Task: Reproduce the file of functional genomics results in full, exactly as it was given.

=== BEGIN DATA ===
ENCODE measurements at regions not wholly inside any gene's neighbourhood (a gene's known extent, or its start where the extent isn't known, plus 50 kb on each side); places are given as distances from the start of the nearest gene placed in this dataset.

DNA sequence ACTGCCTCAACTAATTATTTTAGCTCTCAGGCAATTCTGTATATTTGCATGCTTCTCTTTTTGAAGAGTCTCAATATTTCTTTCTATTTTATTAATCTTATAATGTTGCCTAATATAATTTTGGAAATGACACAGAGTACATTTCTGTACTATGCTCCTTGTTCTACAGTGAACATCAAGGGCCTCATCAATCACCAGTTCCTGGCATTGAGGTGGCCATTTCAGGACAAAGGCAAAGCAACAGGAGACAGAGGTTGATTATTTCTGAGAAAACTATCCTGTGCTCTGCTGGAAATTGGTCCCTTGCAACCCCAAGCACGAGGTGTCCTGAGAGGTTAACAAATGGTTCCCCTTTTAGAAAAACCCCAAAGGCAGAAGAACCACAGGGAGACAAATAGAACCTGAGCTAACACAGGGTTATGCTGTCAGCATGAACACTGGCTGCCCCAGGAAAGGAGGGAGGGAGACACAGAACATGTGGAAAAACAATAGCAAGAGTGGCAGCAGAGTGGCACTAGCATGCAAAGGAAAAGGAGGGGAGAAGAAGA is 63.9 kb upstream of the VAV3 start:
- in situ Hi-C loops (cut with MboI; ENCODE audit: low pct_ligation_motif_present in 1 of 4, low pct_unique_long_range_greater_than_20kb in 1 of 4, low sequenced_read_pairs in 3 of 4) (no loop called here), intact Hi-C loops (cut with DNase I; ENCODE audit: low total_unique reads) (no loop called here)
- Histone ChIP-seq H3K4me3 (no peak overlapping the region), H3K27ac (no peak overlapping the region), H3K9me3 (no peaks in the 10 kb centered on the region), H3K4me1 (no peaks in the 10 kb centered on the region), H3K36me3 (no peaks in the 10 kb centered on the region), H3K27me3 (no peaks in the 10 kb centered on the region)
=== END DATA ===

ENCODE measurements at regions not wholly inside any gene's neighbourhood (a gene's known extent, or its start where the extent isn't known, plus 50 kb on each side); places are given as distances from the start of the nearest gene placed in this dataset.

DNA sequence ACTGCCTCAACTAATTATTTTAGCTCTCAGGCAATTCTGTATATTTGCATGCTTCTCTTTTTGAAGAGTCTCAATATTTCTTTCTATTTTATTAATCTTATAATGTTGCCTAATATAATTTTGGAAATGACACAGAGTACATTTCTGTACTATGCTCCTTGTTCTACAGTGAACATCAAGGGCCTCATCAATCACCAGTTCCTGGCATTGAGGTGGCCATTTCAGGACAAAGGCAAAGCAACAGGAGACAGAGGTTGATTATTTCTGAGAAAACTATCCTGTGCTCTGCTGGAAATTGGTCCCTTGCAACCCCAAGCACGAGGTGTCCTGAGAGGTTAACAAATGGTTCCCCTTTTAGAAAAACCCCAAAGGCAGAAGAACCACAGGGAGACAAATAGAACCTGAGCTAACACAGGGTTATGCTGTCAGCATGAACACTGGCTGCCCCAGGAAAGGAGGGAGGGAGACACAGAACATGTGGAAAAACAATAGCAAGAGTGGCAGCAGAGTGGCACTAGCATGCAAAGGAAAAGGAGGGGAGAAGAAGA is 63.9 kb upstream of the VAV3 start:
- in situ Hi-C loops (cut with MboI; ENCODE audit: low pct_ligation_motif_present in 1 of 4, low pct_unique_long_range_greater_than_20kb in 1 of 4, low sequenced_read_pairs in 3 of 4) (no loop called here), intact Hi-C loops (cut with DNase I; ENCODE audit: low total_unique reads) (no loop called here)
- Histone ChIP-seq H3K4me3 (no peak overlapping the region), H3K27ac (no peak overlapping the region), H3K9me3 (no peaks in the 10 kb centered on the region), H3K4me1 (no peaks in the 10 kb centered on the region), H3K36me3 (no peaks in the 10 kb centered on the region), H3K27me3 (no peaks in the 10 kb centered on the region)